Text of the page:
Thursday, May 01, 2008

Gas-tax cut not smart, not green

When I first heard someone suggest a summer holiday from the gas tax, I thought it was a lame attempt to placate those famous Orlando parking lots that pass as tourist attractions. Now Sens. Clinton and McCain are running with the idea, and I can't shrug it off.

Cutting the gas tax might be good for politicians but it would not be good for the country. Cutting the tax would encourage more driving just when some Americans are beginning to learn how to drive less. It's clear we need to drive less -- to ease our thirst for imported fuel, to lessen the greenhouse gases we throw into the air, to remake our cities as clusters of livable neighborhoods where job, home, school and play fit comfortably close together.

Now we learn from the Washington Post that some serious economists don't believe a gas-tax cut would even lower the price of fuel as the politicians claim it would. Students of the law of supply and demand have noticed that when something is scarce, and the tax on it is removed, suppliers simply raise the price back to about where it was with the tax included. You know how the pols scold big oil for its big profits? Well, a gas-tax cut would invite them back to the table for a second helping out of your purse and mine.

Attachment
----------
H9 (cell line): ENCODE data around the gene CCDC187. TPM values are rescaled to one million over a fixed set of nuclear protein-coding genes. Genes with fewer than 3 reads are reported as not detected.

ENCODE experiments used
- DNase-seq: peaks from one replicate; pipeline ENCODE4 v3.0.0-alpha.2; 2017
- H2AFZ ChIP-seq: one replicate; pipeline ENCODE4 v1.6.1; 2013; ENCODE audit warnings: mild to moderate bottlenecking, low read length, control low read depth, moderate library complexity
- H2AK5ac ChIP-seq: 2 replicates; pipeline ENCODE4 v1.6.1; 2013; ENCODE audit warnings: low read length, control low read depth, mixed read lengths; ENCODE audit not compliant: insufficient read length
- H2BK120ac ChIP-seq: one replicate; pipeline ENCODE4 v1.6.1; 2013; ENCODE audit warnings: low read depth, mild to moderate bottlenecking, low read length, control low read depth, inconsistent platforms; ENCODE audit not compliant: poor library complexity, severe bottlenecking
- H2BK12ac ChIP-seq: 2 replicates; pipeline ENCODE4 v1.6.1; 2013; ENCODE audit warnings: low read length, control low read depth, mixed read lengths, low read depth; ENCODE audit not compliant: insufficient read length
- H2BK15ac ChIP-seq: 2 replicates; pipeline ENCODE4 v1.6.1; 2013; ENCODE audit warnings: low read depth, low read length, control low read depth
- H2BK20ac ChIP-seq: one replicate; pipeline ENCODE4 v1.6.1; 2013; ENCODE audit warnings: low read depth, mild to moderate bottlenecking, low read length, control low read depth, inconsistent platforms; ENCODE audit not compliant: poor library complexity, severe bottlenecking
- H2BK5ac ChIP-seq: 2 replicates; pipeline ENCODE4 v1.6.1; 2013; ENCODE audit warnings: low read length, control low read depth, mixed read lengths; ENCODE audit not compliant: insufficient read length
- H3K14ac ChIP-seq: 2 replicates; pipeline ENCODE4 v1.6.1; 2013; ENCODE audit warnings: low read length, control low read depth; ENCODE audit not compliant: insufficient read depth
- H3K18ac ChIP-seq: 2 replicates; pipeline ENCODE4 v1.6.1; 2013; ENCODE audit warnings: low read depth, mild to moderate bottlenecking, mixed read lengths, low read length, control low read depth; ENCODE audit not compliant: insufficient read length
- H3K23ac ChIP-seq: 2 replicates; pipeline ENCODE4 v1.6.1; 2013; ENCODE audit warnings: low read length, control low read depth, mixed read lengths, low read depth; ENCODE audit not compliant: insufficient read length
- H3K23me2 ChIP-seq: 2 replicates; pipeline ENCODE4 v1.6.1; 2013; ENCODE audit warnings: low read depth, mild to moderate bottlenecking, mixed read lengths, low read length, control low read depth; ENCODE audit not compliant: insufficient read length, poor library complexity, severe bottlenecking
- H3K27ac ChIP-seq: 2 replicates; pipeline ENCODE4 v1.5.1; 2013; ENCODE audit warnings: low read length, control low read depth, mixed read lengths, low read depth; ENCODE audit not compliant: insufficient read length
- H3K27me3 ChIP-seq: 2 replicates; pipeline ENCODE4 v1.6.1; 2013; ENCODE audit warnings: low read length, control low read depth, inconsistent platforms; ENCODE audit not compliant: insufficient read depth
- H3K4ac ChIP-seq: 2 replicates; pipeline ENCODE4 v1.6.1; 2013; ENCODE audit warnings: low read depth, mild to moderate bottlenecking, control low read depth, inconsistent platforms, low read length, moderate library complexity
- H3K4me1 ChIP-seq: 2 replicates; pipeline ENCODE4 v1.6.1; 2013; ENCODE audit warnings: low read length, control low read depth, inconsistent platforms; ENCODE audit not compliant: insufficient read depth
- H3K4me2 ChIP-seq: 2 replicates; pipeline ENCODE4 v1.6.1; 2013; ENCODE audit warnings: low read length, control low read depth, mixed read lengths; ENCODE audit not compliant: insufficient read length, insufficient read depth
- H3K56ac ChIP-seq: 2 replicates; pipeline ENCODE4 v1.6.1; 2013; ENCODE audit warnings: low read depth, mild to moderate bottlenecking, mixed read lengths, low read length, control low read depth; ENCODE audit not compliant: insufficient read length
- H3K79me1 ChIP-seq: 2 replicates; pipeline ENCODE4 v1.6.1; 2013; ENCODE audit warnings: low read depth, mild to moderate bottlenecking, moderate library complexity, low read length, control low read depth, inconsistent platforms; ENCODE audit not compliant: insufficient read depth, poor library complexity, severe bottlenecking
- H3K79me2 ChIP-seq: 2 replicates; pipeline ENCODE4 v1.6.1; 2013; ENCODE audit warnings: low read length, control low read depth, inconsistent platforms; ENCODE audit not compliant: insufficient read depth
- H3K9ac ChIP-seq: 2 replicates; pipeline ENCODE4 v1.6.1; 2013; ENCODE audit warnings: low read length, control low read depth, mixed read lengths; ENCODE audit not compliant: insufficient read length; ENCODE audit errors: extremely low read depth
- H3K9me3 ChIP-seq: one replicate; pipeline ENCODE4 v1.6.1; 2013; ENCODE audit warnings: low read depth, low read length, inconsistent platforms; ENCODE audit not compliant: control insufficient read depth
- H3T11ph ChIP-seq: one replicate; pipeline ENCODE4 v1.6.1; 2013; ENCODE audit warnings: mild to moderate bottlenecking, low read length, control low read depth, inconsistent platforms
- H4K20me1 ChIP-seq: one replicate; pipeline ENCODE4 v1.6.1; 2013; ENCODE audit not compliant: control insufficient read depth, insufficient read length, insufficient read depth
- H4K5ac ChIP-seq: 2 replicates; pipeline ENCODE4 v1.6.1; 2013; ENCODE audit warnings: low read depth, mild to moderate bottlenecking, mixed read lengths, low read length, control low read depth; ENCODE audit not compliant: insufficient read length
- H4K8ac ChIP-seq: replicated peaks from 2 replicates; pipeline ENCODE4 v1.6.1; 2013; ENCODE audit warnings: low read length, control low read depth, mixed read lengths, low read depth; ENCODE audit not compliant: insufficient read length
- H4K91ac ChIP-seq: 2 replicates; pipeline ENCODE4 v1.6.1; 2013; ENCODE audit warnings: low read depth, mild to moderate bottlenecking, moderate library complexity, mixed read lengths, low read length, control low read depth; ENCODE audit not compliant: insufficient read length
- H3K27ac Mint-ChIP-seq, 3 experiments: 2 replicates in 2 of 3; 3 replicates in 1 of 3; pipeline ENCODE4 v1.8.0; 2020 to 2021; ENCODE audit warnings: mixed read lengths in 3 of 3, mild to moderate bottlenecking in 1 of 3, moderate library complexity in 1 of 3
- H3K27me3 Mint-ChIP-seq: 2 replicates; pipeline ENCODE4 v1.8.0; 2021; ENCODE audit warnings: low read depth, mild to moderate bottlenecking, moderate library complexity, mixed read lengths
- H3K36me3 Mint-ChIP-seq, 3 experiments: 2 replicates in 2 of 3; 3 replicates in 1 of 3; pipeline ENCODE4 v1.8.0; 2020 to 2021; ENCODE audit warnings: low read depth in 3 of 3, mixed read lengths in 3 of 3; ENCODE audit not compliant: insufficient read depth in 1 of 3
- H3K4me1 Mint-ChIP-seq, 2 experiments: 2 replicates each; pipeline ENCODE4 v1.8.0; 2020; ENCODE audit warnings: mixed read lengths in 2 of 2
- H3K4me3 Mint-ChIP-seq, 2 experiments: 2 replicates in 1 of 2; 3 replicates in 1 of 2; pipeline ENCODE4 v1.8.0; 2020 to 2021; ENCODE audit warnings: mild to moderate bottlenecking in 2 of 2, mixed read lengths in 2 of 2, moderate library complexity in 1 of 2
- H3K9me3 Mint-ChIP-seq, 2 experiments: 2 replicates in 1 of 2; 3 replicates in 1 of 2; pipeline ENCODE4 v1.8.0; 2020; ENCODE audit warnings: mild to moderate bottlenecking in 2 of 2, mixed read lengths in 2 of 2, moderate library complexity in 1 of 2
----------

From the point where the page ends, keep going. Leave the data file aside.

I'd rather the states and federal government kept collecting the tax, and used it not for more roads but for the energy-saving public transportation our cities need. That, in the long run, would be good for the country. What we need in the short run is personal sacrifice -- car-pooling and vacations close to home -- and less election-inspired foolery.

Here's another lame idea that's not much better than Clinton's and McCain's. Some Florida Republicans propose a tax break for commuters who drive. What, do those folks not read the newspaper? Driving is the problem, not the solution.

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